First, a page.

E-commerce OTAKU theory

What are the pros and cons of e-commerce? As far as I understood from the lecture, the most valuable factors of having an e-commerce website as opposed to a traditional mortar store are the lowered costs and the amount of potential customers that can be reached. And exactly which costs am I talking about? ‘Cause setting up an e-commerce platform can cost a fortune, nowadays.

Well, to start with, let’s mention the difference between e-commerce setup/maintenance and the rent, inventory, facilities and warehousing associated with a mortar store. This itself can be quite a significant difference in favor of e-commerce. On top of that, we need to consider the possibility of distributing directly to the public. In other words, the direct web business model can be implemented so that the manufacturers sell straight to their customers. This tactic has been successfully used by Dell Computer Corp. Basically, it cuts on the costs associated with too many intermediaries in the marketing channel (retailers, brokers etc.). Another interesting example of this method in use is a company called Flowerbud. It is a floricultural business based in Oregon, USA. This company grows flowers and sells them through very well designed and much praised e-commerce site Flowerbud.com. Flowerbud’s web illustrates greatly the concept of tailoring the site’s content to appeal to a niche market, OTAKUs or early adopters. This great idea is presented in an excellent lecture given by Seth Godin.

Flowerbud’s owners have always been big flower enthusiasts and they’ve never cared for selling cheap bouquets to people who don’t really share their passion for flowers. Instead, they focus on a target market, which consists of flower lovers, those who want to present others with fancy looking bouquets. A combination of this approach and the wonderful, niche design of their platform is bringing them ahead of their competition.

Internet World Stats  estimated the total amount of internet users to be over 2.2 billion people at the end of 2011. This obviously makes it possible to market to much greater number of potential customers than when operating from a mortar store. Just in the year of 2010, online transactions reached $186 billion.

Now, what are some of the disadvantages of e-commerce? We can get customers from anywhere in the world, for much cheaper than if we operated a store. The problem is that unlike in the case of mortar stores, we would be expected to provide a prompt delivery and easy online access with an exceptional customer service otherwise, customer could leave by a click of a mouse.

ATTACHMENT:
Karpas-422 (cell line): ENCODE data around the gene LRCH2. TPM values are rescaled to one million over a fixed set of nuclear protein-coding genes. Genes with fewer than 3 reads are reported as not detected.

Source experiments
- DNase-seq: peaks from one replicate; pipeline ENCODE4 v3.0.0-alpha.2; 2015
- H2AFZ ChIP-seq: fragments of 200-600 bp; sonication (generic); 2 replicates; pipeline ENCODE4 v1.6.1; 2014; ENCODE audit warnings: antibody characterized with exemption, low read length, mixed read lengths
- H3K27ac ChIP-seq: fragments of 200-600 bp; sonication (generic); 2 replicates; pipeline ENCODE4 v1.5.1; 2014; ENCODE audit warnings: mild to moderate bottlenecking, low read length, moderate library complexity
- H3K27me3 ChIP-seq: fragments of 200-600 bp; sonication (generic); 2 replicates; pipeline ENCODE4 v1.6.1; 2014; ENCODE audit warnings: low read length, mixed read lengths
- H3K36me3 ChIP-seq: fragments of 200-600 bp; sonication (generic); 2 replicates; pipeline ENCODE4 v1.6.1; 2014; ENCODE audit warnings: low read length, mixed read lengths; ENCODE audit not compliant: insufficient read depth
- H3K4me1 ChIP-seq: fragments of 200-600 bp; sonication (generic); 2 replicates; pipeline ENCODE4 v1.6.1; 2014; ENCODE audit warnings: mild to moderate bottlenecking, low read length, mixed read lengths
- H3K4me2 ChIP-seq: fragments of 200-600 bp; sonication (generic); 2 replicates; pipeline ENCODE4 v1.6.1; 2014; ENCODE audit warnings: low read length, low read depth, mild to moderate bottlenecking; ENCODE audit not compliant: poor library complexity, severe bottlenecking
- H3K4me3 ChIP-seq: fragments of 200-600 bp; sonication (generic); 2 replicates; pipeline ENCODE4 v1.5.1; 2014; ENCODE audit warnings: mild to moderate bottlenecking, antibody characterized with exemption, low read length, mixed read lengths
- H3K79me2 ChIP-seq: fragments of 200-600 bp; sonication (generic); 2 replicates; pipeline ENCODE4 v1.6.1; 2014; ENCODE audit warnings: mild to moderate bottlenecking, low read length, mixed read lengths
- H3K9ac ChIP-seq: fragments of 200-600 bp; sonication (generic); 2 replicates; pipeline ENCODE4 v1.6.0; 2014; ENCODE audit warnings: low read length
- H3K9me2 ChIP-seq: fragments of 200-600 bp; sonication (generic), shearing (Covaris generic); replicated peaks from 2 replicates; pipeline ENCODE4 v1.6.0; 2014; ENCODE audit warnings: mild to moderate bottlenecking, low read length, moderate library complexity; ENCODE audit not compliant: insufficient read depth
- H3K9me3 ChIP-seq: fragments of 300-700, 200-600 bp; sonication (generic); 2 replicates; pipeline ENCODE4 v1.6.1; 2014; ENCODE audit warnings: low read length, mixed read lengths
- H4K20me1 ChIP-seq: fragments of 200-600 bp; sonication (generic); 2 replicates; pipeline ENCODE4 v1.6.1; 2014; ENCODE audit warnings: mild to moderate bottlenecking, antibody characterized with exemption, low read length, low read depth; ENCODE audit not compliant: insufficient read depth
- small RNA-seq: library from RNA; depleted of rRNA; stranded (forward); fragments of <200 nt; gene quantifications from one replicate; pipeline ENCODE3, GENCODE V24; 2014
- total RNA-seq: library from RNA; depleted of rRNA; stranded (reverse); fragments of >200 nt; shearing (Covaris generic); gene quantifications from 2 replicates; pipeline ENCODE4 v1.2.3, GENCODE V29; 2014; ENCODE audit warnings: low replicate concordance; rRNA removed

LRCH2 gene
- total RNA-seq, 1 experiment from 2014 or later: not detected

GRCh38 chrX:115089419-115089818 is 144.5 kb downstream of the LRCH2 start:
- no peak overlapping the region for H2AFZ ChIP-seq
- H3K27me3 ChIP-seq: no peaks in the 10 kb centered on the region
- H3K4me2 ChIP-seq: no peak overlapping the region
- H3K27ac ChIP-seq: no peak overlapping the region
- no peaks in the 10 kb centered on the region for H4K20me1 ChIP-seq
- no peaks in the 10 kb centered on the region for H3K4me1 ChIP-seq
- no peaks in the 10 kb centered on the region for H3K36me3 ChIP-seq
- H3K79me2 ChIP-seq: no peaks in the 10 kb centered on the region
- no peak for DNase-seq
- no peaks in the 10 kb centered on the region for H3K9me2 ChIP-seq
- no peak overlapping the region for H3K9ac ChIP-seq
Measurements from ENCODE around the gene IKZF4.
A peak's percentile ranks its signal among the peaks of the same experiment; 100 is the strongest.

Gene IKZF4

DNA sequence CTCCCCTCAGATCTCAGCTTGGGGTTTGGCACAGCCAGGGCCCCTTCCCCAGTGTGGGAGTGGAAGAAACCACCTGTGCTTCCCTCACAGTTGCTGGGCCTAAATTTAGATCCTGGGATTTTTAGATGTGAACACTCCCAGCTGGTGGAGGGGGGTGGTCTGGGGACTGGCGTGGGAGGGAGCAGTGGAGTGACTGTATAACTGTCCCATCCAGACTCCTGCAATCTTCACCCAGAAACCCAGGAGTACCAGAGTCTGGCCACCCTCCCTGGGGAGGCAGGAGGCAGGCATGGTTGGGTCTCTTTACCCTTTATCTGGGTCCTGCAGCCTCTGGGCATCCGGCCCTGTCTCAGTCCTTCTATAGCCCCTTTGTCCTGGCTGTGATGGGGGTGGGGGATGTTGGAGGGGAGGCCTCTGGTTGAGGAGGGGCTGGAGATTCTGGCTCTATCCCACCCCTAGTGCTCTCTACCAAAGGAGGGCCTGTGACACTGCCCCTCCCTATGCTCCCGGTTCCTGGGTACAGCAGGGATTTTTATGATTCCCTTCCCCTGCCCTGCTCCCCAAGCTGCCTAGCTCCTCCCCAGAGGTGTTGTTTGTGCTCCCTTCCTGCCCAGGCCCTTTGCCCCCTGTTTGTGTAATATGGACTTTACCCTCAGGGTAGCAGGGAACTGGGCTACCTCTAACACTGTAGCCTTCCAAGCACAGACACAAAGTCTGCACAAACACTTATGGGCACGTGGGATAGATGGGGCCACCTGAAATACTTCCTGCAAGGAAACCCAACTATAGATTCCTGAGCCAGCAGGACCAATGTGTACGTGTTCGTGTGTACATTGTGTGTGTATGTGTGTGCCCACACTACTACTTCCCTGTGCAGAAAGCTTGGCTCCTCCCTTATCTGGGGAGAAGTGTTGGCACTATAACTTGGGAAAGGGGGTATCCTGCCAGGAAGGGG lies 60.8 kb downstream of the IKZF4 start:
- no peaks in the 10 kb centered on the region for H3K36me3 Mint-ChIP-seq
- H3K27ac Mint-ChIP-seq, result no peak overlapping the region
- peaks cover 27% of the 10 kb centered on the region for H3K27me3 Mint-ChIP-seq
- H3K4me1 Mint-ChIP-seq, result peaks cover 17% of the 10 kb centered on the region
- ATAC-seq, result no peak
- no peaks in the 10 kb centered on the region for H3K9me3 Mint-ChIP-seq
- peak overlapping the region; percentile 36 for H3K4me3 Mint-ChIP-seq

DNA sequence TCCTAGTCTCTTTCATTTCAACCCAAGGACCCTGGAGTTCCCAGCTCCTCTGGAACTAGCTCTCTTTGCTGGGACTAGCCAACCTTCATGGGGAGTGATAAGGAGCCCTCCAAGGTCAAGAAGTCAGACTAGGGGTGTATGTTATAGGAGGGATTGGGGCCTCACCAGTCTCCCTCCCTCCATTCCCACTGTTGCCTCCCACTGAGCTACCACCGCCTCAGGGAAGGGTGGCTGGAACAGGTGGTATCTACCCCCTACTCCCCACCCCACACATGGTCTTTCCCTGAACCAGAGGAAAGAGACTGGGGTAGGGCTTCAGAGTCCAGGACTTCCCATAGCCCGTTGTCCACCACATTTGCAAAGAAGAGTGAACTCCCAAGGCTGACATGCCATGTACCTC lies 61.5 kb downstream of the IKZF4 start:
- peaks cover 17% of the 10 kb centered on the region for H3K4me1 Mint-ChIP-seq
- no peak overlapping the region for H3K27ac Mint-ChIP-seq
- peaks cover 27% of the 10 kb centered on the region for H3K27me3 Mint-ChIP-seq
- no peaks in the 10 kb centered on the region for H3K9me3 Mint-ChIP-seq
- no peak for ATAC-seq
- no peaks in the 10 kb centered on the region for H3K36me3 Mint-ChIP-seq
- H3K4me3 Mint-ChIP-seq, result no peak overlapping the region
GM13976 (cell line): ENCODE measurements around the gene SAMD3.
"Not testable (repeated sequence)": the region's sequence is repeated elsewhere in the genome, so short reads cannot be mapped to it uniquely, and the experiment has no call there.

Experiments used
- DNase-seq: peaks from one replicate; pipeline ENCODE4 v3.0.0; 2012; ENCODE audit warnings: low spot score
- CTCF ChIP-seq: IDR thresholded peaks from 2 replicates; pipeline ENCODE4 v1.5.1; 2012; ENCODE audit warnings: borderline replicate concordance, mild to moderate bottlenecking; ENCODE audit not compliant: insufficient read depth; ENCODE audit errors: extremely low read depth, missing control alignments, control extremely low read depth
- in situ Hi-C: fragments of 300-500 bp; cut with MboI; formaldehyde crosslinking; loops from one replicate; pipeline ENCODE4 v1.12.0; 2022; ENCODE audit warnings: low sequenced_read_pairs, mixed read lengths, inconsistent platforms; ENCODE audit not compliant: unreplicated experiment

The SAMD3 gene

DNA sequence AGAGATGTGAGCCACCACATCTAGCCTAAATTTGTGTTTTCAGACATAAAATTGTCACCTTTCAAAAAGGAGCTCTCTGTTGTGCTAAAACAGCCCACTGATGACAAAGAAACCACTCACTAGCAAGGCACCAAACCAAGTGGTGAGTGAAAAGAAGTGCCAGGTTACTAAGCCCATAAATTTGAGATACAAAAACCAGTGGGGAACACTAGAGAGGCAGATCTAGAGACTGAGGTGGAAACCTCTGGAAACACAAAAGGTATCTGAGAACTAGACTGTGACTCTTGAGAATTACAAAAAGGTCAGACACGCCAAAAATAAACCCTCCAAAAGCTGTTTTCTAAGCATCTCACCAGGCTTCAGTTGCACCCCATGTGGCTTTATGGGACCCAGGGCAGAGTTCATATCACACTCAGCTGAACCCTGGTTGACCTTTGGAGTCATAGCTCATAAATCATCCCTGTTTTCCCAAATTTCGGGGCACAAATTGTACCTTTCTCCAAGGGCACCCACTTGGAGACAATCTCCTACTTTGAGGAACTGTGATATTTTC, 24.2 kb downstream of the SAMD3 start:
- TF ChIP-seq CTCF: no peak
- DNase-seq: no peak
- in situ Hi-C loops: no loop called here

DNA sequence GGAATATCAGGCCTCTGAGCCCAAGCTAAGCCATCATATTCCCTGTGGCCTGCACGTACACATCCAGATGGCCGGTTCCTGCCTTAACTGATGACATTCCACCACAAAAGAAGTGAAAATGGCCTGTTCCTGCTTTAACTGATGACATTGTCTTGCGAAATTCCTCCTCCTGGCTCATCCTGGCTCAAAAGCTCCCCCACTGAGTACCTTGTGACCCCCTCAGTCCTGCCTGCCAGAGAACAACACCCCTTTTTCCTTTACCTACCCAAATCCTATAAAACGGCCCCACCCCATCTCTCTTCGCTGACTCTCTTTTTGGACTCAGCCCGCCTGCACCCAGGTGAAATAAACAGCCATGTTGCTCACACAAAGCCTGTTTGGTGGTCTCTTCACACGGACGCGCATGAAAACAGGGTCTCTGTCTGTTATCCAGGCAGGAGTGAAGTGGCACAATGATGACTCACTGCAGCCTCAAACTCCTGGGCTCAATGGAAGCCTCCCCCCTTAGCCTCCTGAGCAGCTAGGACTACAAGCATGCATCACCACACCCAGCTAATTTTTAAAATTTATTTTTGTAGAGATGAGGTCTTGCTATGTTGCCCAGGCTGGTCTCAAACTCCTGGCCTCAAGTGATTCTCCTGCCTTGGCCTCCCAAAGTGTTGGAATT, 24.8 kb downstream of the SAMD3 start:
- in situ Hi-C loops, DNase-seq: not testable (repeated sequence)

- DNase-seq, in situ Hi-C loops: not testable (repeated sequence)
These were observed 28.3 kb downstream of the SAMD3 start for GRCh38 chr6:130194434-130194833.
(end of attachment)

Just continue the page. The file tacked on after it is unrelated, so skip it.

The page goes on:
There are various issues and questions to ask oneself when planning for the launch of an e-shop. Most of them have to do with the SMART criteria – specific, measurable, attainable, result-oriented and time-bound. The meaning of each is obvious, but it is further described in various sources such as Wikipedia. Most issues revolve around business purpose, target market and how to market to it, and technical factors concerning the platform, the payment processing etc.

There are few more web business models besides the manufacturer (direct) one. Advertising model serves as a provider of content and services, which are mixed with banner ads that often generate most of the site’s revenue. Another model is the infomediary one, which functions as a marketing campaign support. It collects data about web users and their habits and then sells this data to those who want to utilize it for their marketing campaigns. Then there are various types of merchant model. Either businesses sell solely online, or they have both a mortar shop and an e-shop. Affiliate model stands for the type of web business that pays other sites for placing ads on their pages. Community model is based on the loyalty of the visitors and voluntary contributions. Subscription model charges its visitors fees.

The last important model is the brokerage. It is based on bringing online buyers and sellers together and facilitates the exchange. There are many types focusing on different things like auctions, transactions etc. The one we all know is the auction giant eBay.com. It grew from a small auction platform (1995) to have 55 million users and $15 billion in the value of transactions in 2002. The first quarter of 2012 meant $3,277 billion in revenue, which was $800 million in 2001. An article on the Internet Retailer conveys the notion that there is a Darwinian environment on the eBay, meaning that only the fittest will survive. In 2002, eBay faced an issue whether it is a good idea to allow large companies to operate among the small individuals. Small individuals, however, are still a significant part of the eBay’s business as we can see in the following video 😉

 

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